My Version of New Motherhood or Why I Look Tired

I always thought it was customary for new moms to look a bit tired, disheveled even. Typically a new mom has just pushed or had a human surgically removed from her — doesn’t that sound tiring? She has endured a world-wind of emotions, pain, hormone fluctuations and survived all that to have a human or in some cases, a machine systematically suck milk from her breasts — yep, sounds tiring to me! While breastfeeding is a beautiful bond between mother and baby, the bond between mother and pump is not so picturesque, but I digress.

Aren’t people always griping about the ‘fourth trimester’? Did I misinterpret the message from the moms that came before me? No, I’m sure I didn’t. So it must be me. I must be some sort of fake new mom, right? The surprised tone in your voice when you tell me how tired I look certainly conveys that message. I get it, it’s confusing because you haven’t actually seen me and my baby together. I don’t have the typical complaints about cluster feeding, diaper blowouts and how many times the baby woke up the night before. But I’m not faking new motherhood, folks.

I am no different than any new mom I have known, but my tired is different.

Here’s a glimpse into my version of new motherhood:

I look tired because I don’t have the luxury of experiencing new motherhood in my home. The place where I feel safest and most secure is the place I spend the least amount of time. I look tired because despite the fact that I don’t hear my kid crying for me at 2 or 3am I am up at my pump making sure milk will be made available to him when he needs it. I look tired because I have to go to work every morning despite only getting a few hours of broken sleep. I look tired because I lug around the weight of a baby but instead of an adorable cooing creature, it’s a bag full of equipment I need so I can stop what I am doing every two hours and sit at my pump. I look tired because despite the best intentions of friends and loved ones I still have to do dishes, lug the laundry to the laundry mat and try to keep my home together.

Mostly I look tired because having a baby in the NICU is the single hardest thing I have ever experienced in my life. Worrying about O2 saturation, Brady’s, feeding tubes, and nasal cannulas is how I spend my days.  I look tired because I was at the NICU until late and back again bright and early. I look tired because the moment my son’s chest meets mine it’s like the weight of the world has been lifted and I finally feel at peace.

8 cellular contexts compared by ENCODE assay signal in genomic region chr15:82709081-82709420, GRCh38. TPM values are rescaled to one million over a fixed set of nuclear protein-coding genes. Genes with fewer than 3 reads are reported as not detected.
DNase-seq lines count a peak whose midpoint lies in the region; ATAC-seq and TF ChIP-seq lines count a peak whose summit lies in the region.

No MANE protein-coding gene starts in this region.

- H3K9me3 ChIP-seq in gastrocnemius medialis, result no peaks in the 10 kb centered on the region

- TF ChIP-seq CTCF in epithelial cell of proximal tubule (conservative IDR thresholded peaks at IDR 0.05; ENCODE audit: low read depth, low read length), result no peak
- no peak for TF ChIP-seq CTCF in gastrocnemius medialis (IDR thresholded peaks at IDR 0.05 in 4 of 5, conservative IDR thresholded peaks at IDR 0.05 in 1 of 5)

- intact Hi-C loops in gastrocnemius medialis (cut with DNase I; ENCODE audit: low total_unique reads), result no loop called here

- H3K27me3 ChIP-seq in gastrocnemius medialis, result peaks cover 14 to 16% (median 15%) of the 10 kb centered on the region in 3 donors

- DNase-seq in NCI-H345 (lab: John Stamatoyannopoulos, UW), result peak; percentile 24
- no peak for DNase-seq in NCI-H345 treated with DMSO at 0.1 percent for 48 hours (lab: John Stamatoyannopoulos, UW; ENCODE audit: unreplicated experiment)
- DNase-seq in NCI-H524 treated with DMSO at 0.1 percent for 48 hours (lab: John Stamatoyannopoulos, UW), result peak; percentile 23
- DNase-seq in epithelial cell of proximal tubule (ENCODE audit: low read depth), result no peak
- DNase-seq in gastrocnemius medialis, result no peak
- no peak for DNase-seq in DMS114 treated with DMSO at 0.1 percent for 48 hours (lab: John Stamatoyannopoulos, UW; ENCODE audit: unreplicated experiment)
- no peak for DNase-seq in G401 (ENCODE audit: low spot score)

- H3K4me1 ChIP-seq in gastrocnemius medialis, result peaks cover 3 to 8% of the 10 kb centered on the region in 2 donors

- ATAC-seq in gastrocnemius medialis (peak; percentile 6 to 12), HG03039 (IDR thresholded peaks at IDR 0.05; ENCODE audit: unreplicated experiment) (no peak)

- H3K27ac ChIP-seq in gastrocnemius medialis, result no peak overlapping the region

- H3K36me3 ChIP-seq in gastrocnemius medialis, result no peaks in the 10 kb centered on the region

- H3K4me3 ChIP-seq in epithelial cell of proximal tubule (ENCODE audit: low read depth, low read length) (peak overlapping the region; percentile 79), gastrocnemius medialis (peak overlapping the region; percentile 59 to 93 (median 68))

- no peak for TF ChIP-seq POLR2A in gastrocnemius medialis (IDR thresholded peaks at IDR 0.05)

It won’t be this way forever but right now this is exhausting. So yes, I  look tired.

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Happy Anniversary?

Birthdays, anniversaries, and memorials. Happy or sad there are thousands of occasions that are commemorated at yearly points in our lives. But do we ever stop to realize that on any given day when we are celebrating something momentously happy another person has just shed a tear at the reminder of something terribly sad? So is the case today.

Today is the day my god daughter was brought into this world but it is also the day my life changed like it had not done so before. Although our events took place a year apart the time lines, emotions and realizations are all eternally intertwined, leaving all who know their significance affected for a life time. It goes to the very core of how although technology connects us through social media, the internet and messaging, it cannot feel and it cannot help you tell someone that while their heart has just filled with joy, yours has just shattered into thousands of little pieces.